Brass and copper are two of the most beautiful metals used in antique or vintage building pieces. Over time, however, these metals can become tarnished, or develop a patina that changes their natural color. While some prefer the look of this aged patina, others prefer their metals to remain bright and lustrous. If you have a piece you’d like to keep looking bright, or if you’ve found a piece in our gorgeous selection of decorative metal items that you’re hoping to restore, continue reading below for our tips on polishing up your copper and brass.
Before removing any existing patina from brass or copper pieces, it is important to have them appraised by an expert. In some cases, removing the patina from a vintage or antique piece can seriously lower the value of the piece. Consider coming by one of our Olde Good Things, locations and letting us take a look at your item to ensure that your items retain their full value.
If your piece is brass, you’ll first need to check if it’s solid brass or simply brass-plated. This is easy to test using a magnet. If the item is only brass-plated, the magnet will stick. In this case, you should only complete the first step below. Over-cleaning any item that is plated brass can remove the finish. If your piece is made of modern copper, it will have had a lacquer applied to its surface to protect the piece. These should not be scrubbed, and there is no need for a commercial cleaner.
The first step in cleaning any copper or brass item is a simple wash with hot water and a mild soap. Use a soft cloth to wipe the piece down, and then a clean, dry, soft cloth to dry. This will usually remove most deposits. Once your piece is dry, you can choose to use a commercial cleaner and polish, or you may choose a gentler option. It is quite easy to make a simple polish that works well on either copper or brass using items from your own kitchen.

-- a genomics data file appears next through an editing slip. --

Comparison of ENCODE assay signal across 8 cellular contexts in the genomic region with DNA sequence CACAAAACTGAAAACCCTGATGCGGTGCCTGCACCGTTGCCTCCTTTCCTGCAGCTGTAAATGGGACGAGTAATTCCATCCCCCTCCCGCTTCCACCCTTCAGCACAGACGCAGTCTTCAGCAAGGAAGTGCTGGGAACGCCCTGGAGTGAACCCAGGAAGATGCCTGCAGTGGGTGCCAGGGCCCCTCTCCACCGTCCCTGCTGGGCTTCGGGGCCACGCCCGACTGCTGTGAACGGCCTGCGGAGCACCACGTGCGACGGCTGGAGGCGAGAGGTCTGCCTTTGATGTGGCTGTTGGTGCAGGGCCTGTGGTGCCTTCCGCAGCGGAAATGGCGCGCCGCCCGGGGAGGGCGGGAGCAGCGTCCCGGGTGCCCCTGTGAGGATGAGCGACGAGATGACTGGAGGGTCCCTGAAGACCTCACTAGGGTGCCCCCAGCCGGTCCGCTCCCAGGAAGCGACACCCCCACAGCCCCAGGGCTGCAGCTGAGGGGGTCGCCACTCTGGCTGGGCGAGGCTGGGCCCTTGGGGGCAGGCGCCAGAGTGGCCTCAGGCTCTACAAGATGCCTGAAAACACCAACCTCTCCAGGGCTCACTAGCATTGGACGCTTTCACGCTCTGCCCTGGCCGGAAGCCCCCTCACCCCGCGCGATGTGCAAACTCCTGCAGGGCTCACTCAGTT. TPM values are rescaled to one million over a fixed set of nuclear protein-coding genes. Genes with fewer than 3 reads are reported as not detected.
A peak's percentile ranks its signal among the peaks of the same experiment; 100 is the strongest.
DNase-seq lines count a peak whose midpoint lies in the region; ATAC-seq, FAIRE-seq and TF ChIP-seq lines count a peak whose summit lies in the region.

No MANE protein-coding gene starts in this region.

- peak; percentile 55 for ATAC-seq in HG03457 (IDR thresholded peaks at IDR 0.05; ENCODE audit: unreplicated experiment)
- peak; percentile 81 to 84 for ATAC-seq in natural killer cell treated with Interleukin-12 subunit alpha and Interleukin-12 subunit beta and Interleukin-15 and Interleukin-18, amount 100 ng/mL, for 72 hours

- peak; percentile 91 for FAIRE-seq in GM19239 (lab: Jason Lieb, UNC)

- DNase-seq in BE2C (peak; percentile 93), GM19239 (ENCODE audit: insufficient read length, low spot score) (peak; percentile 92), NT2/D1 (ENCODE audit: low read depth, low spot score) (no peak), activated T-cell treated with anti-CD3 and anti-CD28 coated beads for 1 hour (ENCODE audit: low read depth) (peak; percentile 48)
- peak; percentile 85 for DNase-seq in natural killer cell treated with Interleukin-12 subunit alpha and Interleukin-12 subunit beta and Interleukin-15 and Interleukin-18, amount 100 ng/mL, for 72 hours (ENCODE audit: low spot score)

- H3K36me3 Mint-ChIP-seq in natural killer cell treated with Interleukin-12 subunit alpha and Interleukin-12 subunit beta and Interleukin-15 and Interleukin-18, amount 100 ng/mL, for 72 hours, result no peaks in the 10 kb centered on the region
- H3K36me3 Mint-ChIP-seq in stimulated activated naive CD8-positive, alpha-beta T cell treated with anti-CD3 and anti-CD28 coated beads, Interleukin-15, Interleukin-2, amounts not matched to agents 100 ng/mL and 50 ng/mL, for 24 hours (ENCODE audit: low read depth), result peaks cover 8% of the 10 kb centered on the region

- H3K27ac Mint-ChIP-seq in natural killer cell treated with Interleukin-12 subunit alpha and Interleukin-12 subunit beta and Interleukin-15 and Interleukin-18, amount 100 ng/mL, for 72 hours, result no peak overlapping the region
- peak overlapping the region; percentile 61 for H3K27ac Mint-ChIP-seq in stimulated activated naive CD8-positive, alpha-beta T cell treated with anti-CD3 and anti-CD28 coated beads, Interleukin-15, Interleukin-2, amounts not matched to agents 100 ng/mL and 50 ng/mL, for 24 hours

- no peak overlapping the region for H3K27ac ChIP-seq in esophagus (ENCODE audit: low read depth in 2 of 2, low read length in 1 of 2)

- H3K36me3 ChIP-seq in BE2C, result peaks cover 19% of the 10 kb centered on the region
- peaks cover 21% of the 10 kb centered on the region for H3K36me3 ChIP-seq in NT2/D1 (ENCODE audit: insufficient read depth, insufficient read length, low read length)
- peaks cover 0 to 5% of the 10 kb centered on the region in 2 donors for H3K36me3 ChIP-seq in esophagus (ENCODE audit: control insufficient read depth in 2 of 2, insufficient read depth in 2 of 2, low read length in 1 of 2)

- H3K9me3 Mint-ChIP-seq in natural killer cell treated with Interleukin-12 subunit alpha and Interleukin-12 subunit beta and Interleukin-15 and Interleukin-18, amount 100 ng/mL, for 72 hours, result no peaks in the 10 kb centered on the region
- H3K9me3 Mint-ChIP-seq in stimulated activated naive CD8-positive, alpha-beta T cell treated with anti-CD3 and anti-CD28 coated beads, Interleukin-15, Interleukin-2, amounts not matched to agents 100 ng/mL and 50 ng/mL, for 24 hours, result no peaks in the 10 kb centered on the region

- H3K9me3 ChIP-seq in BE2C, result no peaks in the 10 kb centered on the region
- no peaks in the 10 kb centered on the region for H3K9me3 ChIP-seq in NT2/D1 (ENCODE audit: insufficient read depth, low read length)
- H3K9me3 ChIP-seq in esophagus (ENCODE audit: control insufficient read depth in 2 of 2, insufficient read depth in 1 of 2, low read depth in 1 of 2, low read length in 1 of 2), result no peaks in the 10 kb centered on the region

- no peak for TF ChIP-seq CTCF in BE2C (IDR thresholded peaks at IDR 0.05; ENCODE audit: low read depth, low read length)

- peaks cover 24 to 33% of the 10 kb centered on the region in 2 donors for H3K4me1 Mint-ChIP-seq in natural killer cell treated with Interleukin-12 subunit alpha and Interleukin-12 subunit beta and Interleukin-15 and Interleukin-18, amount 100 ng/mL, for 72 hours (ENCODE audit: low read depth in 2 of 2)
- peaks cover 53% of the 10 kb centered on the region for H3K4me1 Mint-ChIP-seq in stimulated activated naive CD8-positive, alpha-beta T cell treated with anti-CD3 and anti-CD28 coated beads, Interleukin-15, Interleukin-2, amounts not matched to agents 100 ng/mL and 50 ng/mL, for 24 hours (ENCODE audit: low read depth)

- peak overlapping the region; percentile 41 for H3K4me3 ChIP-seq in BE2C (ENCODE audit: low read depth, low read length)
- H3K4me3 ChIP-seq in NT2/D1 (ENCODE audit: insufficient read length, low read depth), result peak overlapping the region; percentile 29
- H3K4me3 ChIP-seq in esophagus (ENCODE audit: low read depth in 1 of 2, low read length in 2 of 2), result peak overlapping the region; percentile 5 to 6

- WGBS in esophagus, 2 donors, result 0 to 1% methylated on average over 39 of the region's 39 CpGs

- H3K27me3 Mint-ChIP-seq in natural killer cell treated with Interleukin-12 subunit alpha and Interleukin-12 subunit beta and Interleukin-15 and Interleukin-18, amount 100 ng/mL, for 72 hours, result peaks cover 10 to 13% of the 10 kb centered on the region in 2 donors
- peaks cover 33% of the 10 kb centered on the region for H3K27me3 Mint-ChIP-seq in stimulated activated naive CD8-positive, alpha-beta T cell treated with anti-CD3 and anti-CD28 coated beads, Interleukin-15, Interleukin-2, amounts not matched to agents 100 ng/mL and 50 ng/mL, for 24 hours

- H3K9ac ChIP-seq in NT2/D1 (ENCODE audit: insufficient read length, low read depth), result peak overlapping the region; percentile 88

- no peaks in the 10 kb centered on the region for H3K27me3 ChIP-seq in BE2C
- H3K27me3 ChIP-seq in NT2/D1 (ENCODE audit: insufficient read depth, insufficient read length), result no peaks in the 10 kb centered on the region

If your piece is solid brass, a simple buff with a jeweler’s cloth will remove most mild tarnish. You may need to remove the lacquer from a solid brass item in order to polish it well. This should NOT be done for copper items, however. If you wish to use a polish, or for copper items with only a bit of tarnish, a simple paste made of equal parts vinegar, salt, and all-purpose flour will work quite well. Plain toothpaste (without any mouthwash or other additives) will also work well. Using an old, clean toothbrush will help you reach any small crevices where dirt and tarnish often collect. When applying the polish, wear cotton gloves to avoid canceling out your polishing work by leaving fingerprints. Apply the paste to your item with a clean, soft, cloth. Once the piece is covered, rinse the paste away and buff your piece with a separate cloth until it achieves a brilliant, rich shine.
For copper pieces that have more moderate to sever tarnish, a stronger cleaner can be made using equal parts real lemon juice and salt. Rub onto your piece with a clean cloth briskly, and then rinse. Dry with a clean soft cloth and buff the piece briskly. Tomato ketchup or paste also makes a very effective cleaner for stains or tarnish. If these methods don’t help to remove the tarnish, you may have to consider purchasing a commercial cleaner. Once your piece is polished, if you removed lacquer from your brass items, you will need to be sure to reapply the protective coating.
Olde Good Things has a HUGE selection of brass and copper items in out inventory, and if you find one you love, don’t let a little tarnish keep you from buying and using that item in an awesome home remodel or decorating project.